Companies that purchase charged off consumer debts owed by California residents will have some new and stricter guidelines to follow starting on Jan. 1, 2014. The changes are outlined in California’s Fair Debt Buying Practices Act. Most of the new rules resulting from the Act will be applied to debts purchased after the enactment date.
There are good reasons for people struggling with unpaid bills in California to welcome these protections. And from the perspective of a debt and credit geek like me, the Act can help Californians map a more predictable path to resolving old bills. Here are some of the highlights.
Debt buyers have not been expressly prohibited from suing to collect on time-barred debts, aka accounts that pass the statute of limitations (SOL) to file a legitimate suit. Generally, it has been the responsibility of the consumer, once a collection lawsuit is filed, to raise the SOL as a defense. Moving forward, debt buyers will be prohibited from filing collection lawsuits on debts past the SOL in California (credit card SOL is 4 years from date of last activity in California). But more than just a clearly worded prohibition, the Act contains a provision for a debt buyer suing on time-barred debt to be held liable for the violation “including, but not limited to, the amount of any judgment obtained by the debt buyer as a result of a time-barred suit to collect a debt from that person.” I call that a deterrent!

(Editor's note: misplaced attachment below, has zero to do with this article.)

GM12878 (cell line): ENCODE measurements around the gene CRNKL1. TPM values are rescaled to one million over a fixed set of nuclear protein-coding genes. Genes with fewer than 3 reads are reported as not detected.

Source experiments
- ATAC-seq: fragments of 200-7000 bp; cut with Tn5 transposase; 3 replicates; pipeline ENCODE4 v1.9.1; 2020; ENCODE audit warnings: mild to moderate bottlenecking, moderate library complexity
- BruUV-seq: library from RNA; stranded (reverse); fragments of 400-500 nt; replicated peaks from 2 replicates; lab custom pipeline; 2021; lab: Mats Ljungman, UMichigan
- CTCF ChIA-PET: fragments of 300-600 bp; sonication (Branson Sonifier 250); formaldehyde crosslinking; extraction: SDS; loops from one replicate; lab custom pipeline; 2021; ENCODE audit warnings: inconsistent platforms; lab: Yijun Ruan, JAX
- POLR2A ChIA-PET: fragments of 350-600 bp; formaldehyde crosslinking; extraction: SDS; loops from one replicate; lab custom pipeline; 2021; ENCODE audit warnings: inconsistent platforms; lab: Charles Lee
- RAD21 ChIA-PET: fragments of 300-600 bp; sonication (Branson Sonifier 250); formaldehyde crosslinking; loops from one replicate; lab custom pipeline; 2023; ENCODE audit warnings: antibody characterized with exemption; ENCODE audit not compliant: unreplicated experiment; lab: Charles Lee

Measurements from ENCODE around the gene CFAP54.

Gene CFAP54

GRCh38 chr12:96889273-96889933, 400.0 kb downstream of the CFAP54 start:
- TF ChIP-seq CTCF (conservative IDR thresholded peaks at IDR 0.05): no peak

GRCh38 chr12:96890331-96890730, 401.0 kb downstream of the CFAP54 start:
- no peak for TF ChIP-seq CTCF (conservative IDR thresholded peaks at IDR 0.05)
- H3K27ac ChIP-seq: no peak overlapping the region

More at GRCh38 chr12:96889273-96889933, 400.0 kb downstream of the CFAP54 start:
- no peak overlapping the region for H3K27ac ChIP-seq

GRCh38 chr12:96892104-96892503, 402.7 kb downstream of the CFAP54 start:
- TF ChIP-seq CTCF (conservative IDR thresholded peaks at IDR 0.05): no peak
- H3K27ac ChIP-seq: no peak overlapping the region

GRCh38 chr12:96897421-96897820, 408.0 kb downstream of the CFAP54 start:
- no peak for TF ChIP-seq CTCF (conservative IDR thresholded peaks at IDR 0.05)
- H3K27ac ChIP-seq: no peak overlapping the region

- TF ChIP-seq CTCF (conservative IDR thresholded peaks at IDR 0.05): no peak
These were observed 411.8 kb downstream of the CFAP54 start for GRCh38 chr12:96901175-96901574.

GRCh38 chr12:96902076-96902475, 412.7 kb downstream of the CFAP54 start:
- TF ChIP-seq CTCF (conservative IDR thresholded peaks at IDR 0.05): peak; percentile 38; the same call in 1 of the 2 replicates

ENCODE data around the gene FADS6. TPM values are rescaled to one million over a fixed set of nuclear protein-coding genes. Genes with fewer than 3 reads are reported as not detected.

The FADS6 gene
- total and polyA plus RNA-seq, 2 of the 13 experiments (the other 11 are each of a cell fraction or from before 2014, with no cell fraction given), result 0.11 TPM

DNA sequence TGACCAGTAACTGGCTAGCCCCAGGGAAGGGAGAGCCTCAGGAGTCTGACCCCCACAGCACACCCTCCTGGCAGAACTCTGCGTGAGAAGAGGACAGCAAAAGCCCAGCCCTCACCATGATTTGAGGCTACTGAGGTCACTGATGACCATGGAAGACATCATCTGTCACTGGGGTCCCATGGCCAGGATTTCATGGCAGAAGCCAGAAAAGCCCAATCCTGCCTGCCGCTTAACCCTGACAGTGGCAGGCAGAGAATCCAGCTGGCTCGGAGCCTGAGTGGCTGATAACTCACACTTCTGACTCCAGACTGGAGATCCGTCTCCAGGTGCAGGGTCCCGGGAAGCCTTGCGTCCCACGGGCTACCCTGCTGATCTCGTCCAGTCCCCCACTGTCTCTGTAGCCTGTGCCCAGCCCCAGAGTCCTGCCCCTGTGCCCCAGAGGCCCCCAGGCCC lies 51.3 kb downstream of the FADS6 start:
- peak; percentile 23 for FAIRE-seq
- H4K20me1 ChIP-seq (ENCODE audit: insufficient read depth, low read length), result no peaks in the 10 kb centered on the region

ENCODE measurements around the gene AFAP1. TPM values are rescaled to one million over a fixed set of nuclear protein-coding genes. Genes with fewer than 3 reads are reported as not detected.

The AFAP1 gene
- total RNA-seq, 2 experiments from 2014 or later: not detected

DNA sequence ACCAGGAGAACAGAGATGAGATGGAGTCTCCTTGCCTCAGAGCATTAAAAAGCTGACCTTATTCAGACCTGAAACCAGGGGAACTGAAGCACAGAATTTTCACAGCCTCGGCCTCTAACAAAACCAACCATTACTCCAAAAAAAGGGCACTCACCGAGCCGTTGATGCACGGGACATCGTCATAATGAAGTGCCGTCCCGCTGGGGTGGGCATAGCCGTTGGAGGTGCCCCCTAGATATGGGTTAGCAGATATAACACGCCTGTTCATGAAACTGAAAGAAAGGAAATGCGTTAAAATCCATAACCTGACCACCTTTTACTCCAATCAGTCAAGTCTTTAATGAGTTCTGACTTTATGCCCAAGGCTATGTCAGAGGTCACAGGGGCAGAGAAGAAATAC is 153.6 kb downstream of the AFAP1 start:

Don’t get me wrong, debt buyers can and do legitimately file lawsuits to collect debts they purchase. I should point out that the Act clearly states in SECTION 1(e): “This act is not intended to affect the legal enforceability, or collectability, of a charged-off consumer debt, but is intended to impose enforceable standards upon the collection and litigation of consumer debt…” But having set standards that can be enforced will help people who are dealing with past due bills — in the hands of a debt buyer – to clearly understand the nature of the debts owed, and be better prepared to resolve them. And if a debt buyer does sue in order to collect, much of the following will soon be required to be part of their original filing with the court, which has not been the case prior to the new rules.
Debt Buyers Will Have to Provide Certain Information
Debt buyers must possess some of the following information in order to make a written statement to collect: